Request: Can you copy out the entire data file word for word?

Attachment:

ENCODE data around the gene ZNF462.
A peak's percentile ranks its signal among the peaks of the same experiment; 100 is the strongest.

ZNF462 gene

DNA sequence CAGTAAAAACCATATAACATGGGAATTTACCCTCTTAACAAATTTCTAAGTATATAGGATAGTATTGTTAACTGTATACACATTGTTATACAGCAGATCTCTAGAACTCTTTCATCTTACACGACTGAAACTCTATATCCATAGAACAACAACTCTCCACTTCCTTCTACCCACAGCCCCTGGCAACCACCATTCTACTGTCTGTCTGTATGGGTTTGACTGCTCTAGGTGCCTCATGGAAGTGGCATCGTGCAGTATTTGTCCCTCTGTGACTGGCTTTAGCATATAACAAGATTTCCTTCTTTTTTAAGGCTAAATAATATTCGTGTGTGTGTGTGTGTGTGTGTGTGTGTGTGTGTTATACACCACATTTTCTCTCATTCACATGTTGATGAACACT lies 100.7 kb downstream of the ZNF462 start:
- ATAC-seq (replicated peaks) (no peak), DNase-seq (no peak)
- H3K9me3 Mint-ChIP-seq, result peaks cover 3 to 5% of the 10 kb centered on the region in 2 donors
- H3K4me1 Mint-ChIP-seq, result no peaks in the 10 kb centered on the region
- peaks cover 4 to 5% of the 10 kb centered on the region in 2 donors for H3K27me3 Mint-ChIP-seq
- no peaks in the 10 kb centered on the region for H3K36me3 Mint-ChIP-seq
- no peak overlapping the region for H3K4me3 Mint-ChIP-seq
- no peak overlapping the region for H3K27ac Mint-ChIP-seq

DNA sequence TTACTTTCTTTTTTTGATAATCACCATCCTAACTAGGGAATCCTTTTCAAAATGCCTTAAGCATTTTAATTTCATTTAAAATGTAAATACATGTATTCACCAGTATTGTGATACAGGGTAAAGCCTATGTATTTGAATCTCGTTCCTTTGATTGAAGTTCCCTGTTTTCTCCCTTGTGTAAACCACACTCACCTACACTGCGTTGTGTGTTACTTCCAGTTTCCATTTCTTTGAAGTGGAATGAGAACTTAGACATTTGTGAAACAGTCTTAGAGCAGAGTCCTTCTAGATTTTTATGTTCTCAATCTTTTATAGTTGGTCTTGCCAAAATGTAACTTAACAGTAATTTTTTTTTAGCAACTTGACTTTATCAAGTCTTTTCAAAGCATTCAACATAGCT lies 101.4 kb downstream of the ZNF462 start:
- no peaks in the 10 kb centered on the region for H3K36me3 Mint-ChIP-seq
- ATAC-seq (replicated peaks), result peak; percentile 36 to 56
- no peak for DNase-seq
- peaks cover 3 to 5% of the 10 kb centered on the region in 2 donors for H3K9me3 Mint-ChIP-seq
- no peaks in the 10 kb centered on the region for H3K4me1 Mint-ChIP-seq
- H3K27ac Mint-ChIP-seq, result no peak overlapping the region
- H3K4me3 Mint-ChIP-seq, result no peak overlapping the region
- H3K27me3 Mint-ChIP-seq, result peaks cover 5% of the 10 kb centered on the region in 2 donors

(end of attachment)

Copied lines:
ENCODE data around the gene ZNF462.
A peak's percentile ranks its signal among the peaks of the same experiment; 100 is the strongest.

ZNF462 gene

DNA sequence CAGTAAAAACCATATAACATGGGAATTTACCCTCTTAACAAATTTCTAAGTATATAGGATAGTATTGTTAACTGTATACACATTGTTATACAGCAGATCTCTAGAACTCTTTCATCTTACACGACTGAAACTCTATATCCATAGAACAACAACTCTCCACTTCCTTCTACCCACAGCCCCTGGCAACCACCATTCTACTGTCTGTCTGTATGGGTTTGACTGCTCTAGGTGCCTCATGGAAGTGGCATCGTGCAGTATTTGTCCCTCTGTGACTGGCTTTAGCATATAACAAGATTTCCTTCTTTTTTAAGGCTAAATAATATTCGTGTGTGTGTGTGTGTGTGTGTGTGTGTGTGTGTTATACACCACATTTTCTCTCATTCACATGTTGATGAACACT lies 100.7 kb downstream of the ZNF462 start:
- ATAC-seq (replicated peaks) (no peak), DNase-seq (no peak)
- H3K9me3 Mint-ChIP-seq, result peaks cover 3 to 5% of the 10 kb centered on the region in 2 donors
- H3K4me1 Mint-ChIP-seq, result no peaks in the 10 kb centered on the region
- peaks cover 4 to 5% of the 10 kb centered on the region in 2 donors for H3K27me3 Mint-ChIP-seq
- no peaks in the 10 kb centered on the region for H3K36me3 Mint-ChIP-seq
- no peak overlapping the region for H3K4me3 Mint-ChIP-seq
- no peak overlapping the region for H3K27ac Mint-ChIP-seq

DNA sequence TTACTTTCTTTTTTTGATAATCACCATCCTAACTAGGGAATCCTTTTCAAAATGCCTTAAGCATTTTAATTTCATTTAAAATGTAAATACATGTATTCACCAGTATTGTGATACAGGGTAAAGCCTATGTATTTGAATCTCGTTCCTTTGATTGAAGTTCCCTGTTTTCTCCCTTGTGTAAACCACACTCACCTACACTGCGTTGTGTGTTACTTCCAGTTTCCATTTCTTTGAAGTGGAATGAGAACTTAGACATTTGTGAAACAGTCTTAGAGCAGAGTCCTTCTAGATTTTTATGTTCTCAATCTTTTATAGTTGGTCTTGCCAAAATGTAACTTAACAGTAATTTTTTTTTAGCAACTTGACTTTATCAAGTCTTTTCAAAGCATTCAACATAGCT lies 101.4 kb downstream of the ZNF462 start:
- no peaks in the 10 kb centered on the region for H3K36me3 Mint-ChIP-seq
- ATAC-seq (replicated peaks), result peak; percentile 36 to 56
- no peak for DNase-seq
- peaks cover 3 to 5% of the 10 kb centered on the region in 2 donors for H3K9me3 Mint-ChIP-seq
- no peaks in the 10 kb centered on the region for H3K4me1 Mint-ChIP-seq
- H3K27ac Mint-ChIP-seq, result no peak overlapping the region
- H3K4me3 Mint-ChIP-seq, result no peak overlapping the region
- H3K27me3 Mint-ChIP-seq, result peaks cover 5% of the 10 kb centered on the region in 2 donors